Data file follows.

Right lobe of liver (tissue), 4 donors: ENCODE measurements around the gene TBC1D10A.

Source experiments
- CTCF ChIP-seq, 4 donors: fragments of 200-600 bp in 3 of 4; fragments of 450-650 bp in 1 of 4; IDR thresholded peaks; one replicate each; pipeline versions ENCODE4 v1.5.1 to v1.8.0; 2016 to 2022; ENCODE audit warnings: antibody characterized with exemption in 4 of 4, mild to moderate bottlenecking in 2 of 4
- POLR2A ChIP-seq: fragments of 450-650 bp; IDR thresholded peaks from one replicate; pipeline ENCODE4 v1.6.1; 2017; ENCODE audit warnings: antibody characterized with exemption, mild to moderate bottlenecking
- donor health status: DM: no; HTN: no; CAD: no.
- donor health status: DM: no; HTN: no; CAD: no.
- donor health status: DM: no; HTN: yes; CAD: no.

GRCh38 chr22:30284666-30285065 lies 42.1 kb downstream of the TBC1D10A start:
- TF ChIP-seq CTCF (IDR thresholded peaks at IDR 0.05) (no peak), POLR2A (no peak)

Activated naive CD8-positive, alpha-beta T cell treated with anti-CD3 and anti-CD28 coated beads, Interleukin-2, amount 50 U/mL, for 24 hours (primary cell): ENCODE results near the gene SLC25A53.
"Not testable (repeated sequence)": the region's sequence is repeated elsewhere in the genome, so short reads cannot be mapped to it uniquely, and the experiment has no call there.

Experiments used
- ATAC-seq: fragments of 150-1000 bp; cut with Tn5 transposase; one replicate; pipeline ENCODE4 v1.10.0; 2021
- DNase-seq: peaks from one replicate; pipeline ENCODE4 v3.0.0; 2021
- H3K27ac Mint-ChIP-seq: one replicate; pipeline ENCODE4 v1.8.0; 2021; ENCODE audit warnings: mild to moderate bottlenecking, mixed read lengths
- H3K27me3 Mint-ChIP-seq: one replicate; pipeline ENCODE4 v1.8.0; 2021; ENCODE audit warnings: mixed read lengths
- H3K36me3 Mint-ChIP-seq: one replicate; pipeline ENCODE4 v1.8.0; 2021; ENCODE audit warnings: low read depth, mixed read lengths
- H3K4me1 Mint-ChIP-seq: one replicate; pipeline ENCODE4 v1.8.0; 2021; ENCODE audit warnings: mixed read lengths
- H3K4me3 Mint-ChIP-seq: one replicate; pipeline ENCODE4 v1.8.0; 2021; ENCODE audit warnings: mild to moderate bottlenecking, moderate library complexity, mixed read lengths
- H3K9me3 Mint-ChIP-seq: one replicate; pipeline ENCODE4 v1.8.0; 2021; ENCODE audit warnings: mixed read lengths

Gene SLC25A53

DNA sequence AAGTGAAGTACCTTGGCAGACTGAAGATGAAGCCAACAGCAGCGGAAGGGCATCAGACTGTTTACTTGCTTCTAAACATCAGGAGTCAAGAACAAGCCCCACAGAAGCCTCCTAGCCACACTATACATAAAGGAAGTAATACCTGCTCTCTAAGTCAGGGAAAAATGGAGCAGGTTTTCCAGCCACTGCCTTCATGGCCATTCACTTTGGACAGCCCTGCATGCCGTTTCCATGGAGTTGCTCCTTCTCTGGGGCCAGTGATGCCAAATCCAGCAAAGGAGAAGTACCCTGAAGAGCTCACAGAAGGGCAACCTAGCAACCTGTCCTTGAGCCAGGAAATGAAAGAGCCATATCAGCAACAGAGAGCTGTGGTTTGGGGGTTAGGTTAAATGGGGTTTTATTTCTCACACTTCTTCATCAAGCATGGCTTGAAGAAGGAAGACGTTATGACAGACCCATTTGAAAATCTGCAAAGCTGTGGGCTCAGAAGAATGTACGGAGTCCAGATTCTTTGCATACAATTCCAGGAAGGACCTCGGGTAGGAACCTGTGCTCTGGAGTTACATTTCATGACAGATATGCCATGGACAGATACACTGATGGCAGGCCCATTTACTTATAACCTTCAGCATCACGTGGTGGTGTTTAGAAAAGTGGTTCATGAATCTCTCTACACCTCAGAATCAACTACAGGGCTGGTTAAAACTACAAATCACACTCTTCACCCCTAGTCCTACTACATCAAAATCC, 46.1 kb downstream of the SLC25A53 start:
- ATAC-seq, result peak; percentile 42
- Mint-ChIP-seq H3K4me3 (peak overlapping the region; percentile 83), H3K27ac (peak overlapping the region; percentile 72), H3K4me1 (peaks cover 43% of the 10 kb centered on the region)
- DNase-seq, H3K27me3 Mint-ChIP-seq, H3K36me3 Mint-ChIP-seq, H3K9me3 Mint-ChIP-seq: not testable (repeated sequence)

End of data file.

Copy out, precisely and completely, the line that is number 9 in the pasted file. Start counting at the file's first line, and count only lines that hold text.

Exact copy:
- TF ChIP-seq CTCF (IDR thresholded peaks at IDR 0.05) (no peak), POLR2A (no peak)